Special Issue "Methods to Strengthen Protected Area Conservation and Management on the National Level"
Deadline for manuscript submissions: 20 February 2024 | Viewed by 279
Interests: species conservation; protected area management
Protected areas represent an important component of the Sustainable Development Goals, the Convention on Biological Diversity (CBD), the UN Framework Convention to Combat Climate Change (UNFCCC), the Convention on Wetlands of International Importance (also called the Ramsar Convention), the Convention on International Trade in Endangered Species (CITES), the World Heritage Convention, and many other such pacts, including regional agreements. These international efforts have played important roles in encourage countries across the world to establish protected areas. However, for many developing countries, the establishment of protected areas is driven by the implementation of international convention responsibilities instead of internal needs; therefore, motivation for providing funds and staff to enhance the effective management of these areas is low, and the level of management of protected areas in some countries is highly dependent on international funding. This is why there are many “paper-protected areas”.
The country is the most powerful management instrument in the world, and it is important to understand the problems, opportunities, and best practices involved in protected area management on the national level. It is essential to strengthen research on, and acknowledge the need to establish, protected areas on the national level in order to improve the awareness of national governments about the importance of protected areas. There are many opportunities to promote friendly development in and around protected areas via national certification mechanisms that bring benefits to local people who participate conservation. These efforts would encourage governments to mobilize national resources and engage their people, motivating them to participate in and support protected area conservation.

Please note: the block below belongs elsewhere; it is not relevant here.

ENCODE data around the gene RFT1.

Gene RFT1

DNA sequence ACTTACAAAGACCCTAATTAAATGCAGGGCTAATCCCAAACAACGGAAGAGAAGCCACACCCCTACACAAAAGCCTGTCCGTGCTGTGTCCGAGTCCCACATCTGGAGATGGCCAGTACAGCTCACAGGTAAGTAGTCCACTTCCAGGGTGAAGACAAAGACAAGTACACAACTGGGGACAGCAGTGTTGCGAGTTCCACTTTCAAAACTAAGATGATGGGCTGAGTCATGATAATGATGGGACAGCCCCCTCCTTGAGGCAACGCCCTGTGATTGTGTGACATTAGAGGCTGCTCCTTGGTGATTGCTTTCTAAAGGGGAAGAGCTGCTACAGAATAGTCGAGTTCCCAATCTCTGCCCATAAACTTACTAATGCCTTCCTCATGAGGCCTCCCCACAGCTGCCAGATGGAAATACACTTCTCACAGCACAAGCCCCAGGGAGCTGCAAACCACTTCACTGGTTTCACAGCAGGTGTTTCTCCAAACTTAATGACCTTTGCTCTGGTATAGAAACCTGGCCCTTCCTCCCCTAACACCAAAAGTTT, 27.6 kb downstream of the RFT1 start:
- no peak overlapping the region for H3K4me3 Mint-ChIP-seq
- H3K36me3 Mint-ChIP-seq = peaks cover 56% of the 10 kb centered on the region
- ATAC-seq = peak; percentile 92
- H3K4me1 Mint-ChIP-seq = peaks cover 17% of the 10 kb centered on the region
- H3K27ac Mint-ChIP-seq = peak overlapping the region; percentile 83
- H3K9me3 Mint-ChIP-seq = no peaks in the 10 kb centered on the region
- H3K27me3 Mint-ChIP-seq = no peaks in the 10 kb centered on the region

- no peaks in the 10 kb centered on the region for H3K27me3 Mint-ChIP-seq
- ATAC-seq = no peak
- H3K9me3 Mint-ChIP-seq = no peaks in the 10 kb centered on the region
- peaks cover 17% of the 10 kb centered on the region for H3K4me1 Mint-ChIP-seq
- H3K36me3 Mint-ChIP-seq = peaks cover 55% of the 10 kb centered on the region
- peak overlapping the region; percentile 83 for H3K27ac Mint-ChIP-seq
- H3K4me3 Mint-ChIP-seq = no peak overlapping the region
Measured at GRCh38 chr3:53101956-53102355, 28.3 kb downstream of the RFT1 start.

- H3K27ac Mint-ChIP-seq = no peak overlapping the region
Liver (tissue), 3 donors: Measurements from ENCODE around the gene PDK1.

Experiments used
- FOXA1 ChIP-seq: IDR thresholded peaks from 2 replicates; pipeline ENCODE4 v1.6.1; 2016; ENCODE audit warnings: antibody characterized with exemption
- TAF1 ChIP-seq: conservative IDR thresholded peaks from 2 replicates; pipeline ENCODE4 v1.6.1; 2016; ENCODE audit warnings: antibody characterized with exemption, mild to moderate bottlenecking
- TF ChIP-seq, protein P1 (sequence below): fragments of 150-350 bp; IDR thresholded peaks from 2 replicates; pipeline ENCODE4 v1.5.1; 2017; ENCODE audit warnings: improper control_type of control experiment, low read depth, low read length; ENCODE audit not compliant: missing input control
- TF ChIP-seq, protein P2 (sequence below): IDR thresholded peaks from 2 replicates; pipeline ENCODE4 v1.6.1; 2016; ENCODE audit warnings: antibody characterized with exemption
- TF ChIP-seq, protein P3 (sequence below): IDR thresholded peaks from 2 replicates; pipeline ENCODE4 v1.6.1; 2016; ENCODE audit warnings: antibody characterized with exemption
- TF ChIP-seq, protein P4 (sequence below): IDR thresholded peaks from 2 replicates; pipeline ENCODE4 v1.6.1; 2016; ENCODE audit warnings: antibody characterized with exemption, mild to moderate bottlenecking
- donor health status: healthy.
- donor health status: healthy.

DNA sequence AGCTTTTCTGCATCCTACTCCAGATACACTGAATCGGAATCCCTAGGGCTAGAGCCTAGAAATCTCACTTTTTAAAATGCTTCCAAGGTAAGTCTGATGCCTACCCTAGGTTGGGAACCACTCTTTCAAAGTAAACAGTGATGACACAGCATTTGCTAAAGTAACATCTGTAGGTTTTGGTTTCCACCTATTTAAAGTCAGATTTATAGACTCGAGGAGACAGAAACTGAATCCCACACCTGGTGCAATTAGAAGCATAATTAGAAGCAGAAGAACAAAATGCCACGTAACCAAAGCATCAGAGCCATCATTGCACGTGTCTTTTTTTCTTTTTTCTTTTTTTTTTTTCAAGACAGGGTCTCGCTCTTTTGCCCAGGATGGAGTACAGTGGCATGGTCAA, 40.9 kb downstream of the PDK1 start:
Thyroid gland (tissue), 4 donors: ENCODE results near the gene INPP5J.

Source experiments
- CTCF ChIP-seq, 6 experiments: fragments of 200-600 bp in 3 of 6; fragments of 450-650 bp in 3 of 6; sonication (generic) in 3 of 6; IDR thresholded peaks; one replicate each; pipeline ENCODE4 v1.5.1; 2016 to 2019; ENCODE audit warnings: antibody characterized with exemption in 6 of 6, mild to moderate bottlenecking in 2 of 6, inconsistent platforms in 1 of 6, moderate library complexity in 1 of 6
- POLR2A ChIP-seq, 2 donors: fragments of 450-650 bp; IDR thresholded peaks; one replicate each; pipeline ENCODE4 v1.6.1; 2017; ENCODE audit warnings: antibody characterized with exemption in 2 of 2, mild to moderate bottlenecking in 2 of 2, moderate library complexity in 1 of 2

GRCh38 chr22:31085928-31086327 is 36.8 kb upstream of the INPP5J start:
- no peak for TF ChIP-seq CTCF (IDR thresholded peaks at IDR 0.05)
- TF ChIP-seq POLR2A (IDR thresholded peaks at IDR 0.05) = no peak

The scope of this Special Issue includes, but is not limited to, the following aspects on the national scale: the challenges of protected area management in developing countries; clear and convincing social and economic benefits that protected areas provide via complex interactions between plants, animals and ecosystems; the ways in which ecosystem services benefit all people in a country; the amount of protected area coverage required for a given country; best practices aiming to improve protected area conservation and management in developing countries; diversified biodiversity conservation and protected area management in different countries; and the promotion of protected area friendly development on the national level.
Dr. Yan Xie
Prof. Jeffrey A. McNeely
Manuscript Submission Information
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